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Free Adoption Search for Birth Parents

Free Adoption Search for Birth Parents

Our guest author for this article is Troy Olson. He founded a non-profit that helps individuals find their birth parents for free. By day he’s a digital marketing consultant, and he and his wife are the adoptive parents of four children.

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How to Find Birth Parents for Free

The first person I ever helped to find their birth parents was Jenni. She was adopted at birth and only had a few pieces of paper from her adoption that gave little information. You can see a video about her story here. It took my mom and me precisely one month, but we helped her find her birth parents and connect with them. It changed Jenni’s life forever, and it set me on a personal mission to help all those searching to find their birth parents and family.

So with that short introduction, let’s dive in!

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What you need to know starting out
Finding birth parents can be easy, complex, and everywhere in between. You never know when starting, so I would encourage you to commit even if you hit a wall or multiple walls that you will stick with it.

Though many free resources can help you, I will also mention other options that are not free but are relatively low cost, which may be necessary for your particular situation. Whether you are adopted, looking for only your birth father, or simply don’t know where you came from, I will do my best to provide you with guidance.

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Original Birth Certificate Request – Free or Cost
If you were born in the United States and are adopted, one route you can take to find your birth parent(s) might be to inquire at the appropriate government office in the state you were born in. What’s challenging is that each state has different restrictions and rules about this. You can see a list here. The laws are continually changing, and even if you cannot request your original birth certificate now, it may change in the future. I would note that some of these states require a fee for the application or submission.

Adoption Registries – Free
I will start by saying that adoption registries are a long shot. An adopted person creates a profile providing their date of birth and all pertinent information related to their birth and adoption. That information is then matched to birth parents (usually the birth mother) who put in information about the child that she placed for adoption. When dates, gender, location, etc., match, they are allowed to connect to determine further if there is a match. This process is a long shot for several reasons:

  • Both parties have elected to enter their info into the database
  • There are many different registries even for the same state
  • Data may be incorrect or entered incorrectly on either side
  • The birth date may be unknown for certain adoptions

Because it is simple, and there is still a chance that it may be fruitful, I suggest that you search on Google for the name of the state in which you were born and review the resulting sites. Here’s an example: “Indiana Adoption Registry.”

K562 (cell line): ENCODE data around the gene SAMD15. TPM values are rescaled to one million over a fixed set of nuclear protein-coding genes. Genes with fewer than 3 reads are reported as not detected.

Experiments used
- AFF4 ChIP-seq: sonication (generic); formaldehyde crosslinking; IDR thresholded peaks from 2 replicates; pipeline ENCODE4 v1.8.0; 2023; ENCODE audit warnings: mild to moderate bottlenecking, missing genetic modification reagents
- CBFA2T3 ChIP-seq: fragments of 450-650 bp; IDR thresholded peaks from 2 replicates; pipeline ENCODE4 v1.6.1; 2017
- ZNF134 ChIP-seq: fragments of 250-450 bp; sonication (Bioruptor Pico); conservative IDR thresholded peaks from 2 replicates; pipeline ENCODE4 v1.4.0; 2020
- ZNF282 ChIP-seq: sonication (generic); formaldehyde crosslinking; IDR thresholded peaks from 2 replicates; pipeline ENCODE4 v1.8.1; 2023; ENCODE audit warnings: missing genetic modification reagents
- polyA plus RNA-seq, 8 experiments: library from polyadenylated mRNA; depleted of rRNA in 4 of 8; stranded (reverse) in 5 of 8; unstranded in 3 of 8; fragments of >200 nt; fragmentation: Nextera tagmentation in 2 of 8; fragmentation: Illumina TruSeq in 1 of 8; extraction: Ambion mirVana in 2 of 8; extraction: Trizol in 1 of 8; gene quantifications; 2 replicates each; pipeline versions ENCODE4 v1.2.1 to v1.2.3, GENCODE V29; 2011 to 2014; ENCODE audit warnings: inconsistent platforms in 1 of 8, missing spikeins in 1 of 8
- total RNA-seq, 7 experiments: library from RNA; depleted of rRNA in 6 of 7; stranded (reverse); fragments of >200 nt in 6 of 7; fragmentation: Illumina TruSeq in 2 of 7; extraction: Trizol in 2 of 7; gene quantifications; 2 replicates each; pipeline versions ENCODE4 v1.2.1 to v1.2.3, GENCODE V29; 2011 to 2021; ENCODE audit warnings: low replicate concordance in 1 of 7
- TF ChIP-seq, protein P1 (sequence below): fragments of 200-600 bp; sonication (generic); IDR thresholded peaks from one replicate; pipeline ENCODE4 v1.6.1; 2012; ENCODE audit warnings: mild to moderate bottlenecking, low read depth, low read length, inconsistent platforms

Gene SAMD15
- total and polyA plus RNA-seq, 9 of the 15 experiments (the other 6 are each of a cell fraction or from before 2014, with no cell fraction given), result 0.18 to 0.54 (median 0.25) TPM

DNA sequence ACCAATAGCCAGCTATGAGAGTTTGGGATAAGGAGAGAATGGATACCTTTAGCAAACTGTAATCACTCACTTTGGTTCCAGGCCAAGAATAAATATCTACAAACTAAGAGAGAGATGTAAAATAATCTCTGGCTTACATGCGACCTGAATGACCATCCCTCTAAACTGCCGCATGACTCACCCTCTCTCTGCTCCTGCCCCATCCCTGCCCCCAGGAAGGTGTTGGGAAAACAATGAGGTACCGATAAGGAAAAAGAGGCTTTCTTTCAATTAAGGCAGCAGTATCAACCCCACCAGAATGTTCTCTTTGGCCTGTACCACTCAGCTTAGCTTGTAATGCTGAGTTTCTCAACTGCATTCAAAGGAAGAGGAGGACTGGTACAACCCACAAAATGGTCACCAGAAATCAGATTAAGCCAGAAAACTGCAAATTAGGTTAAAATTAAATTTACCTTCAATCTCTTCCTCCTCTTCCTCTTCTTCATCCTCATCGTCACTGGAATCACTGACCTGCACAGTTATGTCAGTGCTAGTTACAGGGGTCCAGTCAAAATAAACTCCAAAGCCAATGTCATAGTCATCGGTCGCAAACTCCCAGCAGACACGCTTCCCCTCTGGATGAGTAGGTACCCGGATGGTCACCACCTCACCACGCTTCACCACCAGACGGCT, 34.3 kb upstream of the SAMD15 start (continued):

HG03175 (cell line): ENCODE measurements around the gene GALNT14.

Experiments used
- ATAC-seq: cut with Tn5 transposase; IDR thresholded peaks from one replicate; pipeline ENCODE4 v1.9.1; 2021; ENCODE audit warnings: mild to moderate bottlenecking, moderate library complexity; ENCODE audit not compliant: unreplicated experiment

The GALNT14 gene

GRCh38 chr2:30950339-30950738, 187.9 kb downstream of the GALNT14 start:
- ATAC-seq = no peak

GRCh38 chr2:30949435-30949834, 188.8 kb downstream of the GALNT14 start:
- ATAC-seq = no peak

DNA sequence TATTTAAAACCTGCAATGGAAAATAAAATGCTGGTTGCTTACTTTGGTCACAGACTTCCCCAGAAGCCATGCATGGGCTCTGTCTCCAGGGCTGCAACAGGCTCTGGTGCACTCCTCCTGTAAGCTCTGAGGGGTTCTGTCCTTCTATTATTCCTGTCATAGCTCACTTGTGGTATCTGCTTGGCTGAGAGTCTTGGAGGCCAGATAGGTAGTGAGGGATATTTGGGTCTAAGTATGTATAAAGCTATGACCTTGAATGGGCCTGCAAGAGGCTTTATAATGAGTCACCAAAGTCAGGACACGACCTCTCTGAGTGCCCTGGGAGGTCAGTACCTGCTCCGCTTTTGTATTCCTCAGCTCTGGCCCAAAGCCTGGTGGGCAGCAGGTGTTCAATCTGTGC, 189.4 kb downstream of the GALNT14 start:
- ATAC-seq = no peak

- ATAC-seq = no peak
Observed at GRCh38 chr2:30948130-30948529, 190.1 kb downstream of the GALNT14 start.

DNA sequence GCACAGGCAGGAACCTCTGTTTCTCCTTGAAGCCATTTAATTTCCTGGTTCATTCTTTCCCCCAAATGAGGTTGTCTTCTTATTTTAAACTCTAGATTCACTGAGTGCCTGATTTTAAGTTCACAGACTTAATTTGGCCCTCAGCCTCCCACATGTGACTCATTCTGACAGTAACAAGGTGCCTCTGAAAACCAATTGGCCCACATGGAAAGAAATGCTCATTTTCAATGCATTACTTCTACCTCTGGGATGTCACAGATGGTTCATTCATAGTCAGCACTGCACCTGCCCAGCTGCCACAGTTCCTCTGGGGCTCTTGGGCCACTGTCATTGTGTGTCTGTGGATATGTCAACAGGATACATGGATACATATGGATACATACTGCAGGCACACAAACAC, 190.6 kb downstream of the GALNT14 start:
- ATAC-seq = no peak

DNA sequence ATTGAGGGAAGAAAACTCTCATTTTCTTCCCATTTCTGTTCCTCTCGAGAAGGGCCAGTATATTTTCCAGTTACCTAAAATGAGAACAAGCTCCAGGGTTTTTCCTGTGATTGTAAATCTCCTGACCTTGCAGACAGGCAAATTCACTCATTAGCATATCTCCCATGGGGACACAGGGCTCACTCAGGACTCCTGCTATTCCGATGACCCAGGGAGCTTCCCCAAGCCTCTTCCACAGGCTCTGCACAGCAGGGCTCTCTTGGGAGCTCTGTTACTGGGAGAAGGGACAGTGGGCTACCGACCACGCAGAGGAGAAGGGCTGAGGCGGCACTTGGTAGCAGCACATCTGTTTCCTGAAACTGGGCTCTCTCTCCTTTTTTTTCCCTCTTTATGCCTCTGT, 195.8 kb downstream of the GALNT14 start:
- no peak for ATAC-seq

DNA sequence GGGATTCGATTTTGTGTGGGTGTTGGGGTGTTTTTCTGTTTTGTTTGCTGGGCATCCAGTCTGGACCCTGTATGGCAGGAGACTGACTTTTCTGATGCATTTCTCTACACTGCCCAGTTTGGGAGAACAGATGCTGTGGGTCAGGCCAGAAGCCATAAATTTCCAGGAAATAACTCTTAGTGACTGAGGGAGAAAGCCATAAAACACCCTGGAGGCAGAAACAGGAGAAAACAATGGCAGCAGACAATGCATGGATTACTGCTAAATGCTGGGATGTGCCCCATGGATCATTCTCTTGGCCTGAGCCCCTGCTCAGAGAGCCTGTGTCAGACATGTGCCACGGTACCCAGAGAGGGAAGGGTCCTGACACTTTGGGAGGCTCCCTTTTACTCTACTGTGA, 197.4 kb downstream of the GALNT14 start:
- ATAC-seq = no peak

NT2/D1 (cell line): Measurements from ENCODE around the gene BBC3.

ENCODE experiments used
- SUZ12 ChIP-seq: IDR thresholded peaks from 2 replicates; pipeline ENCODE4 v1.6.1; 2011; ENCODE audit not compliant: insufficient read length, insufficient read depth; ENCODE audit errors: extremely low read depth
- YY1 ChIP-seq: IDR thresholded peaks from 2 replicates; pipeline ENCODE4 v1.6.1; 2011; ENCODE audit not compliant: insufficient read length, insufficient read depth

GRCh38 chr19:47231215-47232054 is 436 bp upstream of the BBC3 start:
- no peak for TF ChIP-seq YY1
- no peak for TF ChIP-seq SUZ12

DNA Testing (Autosomal) – Cost
The number one way to find birth parents for most searching is with a DNA test. When you complete a DNA test with companies like Ancestry or 23andMe, you can be connected to others who have also taken a DNA test and share some of the same DNA. Based on how much DNA you have in common, you can determine possible relationships and determine how you fit into the same family. To date, tens of millions of individuals have taken a DNA test in the United States, and that number grows every day.
DNA tests are not free, but they do go on sale frequently. The normal cost is between $100 and $120, but they can go on sale for as low as $49.95. I recommend taking a test with Ancestry DNA because they have the largest database of tests and the best tools available.
These tests are so successful because they are 100% accurate and can provide concrete evidence of a biological relationship. The birth parent(s) you are searching for does not need to have taken a DNA test. Frequently a matching relationship such as first or even second cousin can provide enough evidence to determine your parentage.

Search Angel Volunteers – Free (or should be)
A search angel is commonly defined as a volunteer who has combined experience in DNA research, genealogy, and other skills and uses them to assist individuals in finding their birth parents and family members. The organization that I founded is DiscoverFamily.net. Our team has helped hundreds find their birth parents. Most search angels will require that you have a DNA test completed before they can assist.

Do you still have questions?
Don’t be afraid to reach out to see if we can answer any questions.

Troy Olson headshot for

About the author

Troy got involved in search angel work when a biological relative contacted his father asking for help in determining who her birth parents were. Troy and his mother jumped in and found that their skills in genealogy and online research fit well to the task. After exactly one month of searching, Troy made the phone call to her birth mother. He co-founded the organization DiscoverFamily.net to help all those searching to find their birth parents.

Troy is an active member of his faith, and he and his wife have welcomed 9 children into their home at different times via foster care. They were able to adopt four of these children and live on a beautiful piece of land in North Idaho, along with two dogs and eleven chickens.

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